VAUGHT: Sumrall sees a change in attitudes

An injury ended his playing career and turned him into a graduate assistant coach, but teammmates still consider Jon Sumrall more of a comrade than a coach.

"The guys are still talking to me when it comes to football like I am their teammate, not their coach," said Sumrall. "That allows me to stay in touch and know what is going on with the team.

"I am not the kind of guy that gets ticked off unless somebody is not doing things the right way. If a guy is not doing his summer workouts, I might say something to him. The biggest thing we need is to make sure everybody on our team keeps showing up, trying to get better and doing things the rigth way. We don't need anybody trying to take any shortcuts."

Sumrall figured to be UK's team leader at middle linebacker this season before his career ended early in spring practice when doctors determined he risked permanent damage, including paralysis, if he kept playing.

But that doesn't mean Sumrall is no longer part of the team. He knew the attitude change it was going to take to give the Cats a chance to win this season.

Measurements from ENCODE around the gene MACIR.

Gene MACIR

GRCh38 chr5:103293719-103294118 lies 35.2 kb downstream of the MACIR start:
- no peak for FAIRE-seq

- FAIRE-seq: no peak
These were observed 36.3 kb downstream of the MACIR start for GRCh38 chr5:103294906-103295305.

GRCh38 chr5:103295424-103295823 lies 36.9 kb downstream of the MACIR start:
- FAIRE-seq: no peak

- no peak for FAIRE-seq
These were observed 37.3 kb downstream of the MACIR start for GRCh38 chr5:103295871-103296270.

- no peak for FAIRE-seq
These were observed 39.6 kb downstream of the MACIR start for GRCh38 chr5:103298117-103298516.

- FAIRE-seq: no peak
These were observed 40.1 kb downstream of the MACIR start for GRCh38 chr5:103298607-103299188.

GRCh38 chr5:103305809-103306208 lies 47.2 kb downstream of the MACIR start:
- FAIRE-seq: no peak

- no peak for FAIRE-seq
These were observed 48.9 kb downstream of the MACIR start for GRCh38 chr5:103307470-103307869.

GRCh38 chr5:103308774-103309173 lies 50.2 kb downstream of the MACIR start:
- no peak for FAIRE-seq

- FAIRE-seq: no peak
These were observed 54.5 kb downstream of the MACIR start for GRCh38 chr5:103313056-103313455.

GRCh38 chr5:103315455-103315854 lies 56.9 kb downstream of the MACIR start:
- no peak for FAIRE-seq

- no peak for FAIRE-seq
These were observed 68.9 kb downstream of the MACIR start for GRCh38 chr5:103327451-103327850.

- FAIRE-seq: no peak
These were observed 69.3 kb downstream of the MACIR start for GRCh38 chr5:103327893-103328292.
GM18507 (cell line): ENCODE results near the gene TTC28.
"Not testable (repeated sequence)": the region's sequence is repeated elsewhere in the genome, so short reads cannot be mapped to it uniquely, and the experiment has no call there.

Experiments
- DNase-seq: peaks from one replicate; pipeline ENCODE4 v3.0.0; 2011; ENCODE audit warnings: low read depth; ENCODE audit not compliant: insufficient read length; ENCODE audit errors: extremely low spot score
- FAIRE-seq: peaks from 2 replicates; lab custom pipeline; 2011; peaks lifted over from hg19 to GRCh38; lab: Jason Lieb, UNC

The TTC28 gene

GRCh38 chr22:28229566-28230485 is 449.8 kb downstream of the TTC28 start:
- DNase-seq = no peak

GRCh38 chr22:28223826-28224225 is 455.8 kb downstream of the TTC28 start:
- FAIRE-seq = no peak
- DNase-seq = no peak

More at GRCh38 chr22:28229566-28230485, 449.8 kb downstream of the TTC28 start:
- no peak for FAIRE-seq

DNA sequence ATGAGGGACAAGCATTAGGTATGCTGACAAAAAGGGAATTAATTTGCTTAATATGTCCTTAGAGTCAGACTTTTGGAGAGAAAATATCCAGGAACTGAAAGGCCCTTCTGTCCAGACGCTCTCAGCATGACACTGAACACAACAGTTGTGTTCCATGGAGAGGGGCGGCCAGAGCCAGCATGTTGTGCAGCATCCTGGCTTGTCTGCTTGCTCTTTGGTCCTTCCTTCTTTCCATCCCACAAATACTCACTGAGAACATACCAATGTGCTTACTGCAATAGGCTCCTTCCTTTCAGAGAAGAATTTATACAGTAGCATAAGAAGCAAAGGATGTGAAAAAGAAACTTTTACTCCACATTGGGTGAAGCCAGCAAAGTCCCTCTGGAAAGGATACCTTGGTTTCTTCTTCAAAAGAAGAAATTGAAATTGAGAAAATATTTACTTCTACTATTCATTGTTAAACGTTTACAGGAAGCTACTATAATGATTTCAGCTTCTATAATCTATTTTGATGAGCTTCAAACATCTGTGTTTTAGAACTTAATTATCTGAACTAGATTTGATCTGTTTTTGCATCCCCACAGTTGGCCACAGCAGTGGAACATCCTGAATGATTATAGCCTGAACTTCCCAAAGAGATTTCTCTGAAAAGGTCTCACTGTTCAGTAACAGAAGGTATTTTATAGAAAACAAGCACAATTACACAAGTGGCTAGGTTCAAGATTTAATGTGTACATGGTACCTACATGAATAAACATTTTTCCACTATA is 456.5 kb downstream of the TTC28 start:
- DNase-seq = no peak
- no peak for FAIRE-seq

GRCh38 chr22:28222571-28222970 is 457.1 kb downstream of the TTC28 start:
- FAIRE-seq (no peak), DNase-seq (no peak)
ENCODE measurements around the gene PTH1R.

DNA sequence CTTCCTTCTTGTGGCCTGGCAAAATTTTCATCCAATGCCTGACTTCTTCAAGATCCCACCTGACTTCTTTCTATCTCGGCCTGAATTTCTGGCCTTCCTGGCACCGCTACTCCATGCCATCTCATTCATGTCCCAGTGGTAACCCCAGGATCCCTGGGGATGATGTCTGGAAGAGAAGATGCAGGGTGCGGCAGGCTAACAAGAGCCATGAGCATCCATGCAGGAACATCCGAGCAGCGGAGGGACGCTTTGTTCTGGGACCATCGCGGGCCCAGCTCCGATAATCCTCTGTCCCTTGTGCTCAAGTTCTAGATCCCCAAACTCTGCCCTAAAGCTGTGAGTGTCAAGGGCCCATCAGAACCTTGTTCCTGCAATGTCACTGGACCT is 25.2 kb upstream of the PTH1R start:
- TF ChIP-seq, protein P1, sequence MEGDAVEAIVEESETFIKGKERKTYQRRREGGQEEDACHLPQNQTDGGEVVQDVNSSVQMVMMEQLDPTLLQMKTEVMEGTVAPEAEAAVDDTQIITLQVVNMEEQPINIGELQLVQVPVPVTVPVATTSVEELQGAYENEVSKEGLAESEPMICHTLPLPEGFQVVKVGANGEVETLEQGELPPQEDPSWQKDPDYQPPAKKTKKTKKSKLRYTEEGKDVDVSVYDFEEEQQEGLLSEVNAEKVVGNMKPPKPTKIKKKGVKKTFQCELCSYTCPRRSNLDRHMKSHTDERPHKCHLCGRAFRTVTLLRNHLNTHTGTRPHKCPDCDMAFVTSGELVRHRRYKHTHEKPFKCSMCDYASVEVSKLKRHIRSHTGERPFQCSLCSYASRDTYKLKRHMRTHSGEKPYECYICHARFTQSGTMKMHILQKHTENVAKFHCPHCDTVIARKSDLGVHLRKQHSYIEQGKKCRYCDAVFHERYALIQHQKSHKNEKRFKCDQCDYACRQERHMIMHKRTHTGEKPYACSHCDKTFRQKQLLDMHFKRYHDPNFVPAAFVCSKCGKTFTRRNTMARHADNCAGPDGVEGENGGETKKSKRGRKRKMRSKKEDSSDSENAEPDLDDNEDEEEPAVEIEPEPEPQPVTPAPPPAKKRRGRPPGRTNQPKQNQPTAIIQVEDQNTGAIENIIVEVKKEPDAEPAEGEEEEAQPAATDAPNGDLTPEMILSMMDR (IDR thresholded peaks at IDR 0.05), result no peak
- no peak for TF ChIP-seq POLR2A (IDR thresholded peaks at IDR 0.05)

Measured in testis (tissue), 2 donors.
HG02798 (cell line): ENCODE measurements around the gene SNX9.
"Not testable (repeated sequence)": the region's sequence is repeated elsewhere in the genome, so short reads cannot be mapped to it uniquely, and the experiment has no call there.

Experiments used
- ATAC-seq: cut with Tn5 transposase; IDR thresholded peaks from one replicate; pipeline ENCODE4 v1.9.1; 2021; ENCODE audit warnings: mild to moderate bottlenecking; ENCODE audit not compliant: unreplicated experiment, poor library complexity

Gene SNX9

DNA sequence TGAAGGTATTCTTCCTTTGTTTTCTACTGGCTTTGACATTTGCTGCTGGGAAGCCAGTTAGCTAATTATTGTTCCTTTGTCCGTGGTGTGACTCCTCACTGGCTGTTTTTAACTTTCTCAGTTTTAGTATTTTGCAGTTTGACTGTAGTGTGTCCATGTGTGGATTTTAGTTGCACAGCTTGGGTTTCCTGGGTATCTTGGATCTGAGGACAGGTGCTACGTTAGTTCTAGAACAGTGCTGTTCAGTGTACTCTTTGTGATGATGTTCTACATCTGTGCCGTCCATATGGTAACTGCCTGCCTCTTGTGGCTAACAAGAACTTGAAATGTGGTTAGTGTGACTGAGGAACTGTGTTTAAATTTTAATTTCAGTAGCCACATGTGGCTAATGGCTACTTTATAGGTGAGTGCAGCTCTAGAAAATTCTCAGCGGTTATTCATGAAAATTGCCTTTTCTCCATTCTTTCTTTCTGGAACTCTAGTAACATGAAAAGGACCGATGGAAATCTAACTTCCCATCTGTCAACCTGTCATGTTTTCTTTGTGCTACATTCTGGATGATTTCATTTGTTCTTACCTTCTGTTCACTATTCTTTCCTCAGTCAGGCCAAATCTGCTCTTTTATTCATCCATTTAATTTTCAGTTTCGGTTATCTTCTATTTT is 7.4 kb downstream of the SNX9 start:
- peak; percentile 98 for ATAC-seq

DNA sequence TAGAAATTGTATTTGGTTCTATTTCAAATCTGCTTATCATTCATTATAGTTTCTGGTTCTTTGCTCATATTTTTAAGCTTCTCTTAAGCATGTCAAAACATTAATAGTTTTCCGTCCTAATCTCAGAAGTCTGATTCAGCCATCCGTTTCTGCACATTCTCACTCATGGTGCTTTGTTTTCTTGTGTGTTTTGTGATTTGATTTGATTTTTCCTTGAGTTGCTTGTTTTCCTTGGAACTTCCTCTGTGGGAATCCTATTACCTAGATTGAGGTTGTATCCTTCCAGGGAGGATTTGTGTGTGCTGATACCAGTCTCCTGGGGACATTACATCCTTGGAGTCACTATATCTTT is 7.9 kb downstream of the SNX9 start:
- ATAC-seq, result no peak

"The main thing I see is that we are more of a team than we have been the past few years. I think we are all finally pulling the same direction. It's not like the past where guys just did their own thing and had their own goals," Sumrall said. "Now the most important thing is our team goal. Whoever gets awards after the season, so be it. The biggest thing now is we all want to win.

"I think everybody has bought into the team first concept. In the past, it was a situation where some guys bought in, but not everybody did. I really think this is the closest I have seen the offense and defense since I have been here. You can sense that in practice, or just when guys are together. There's more intensity, more excitement than ever."

Sumrall says the players realize Kentucky needs an improved year to assure that coach Rich Brooks and his staff return for the 2006 season. While some may still question how the players feel about the staff, Sumrall says the coaches' situation has given the team a needed sense of urgency.

"This is the third year for coach Brooks and his staff here. Our guys want to win. I think for the first time guys also realize that the coaches do care about us and want the team to be the best it can be," Sumrall said. "Guys finally realize the criticism is only to make us better. In the past we had locker room lawyers doing too much talking. That won't happen this season and, trust me, that's going to make a big difference on our team."

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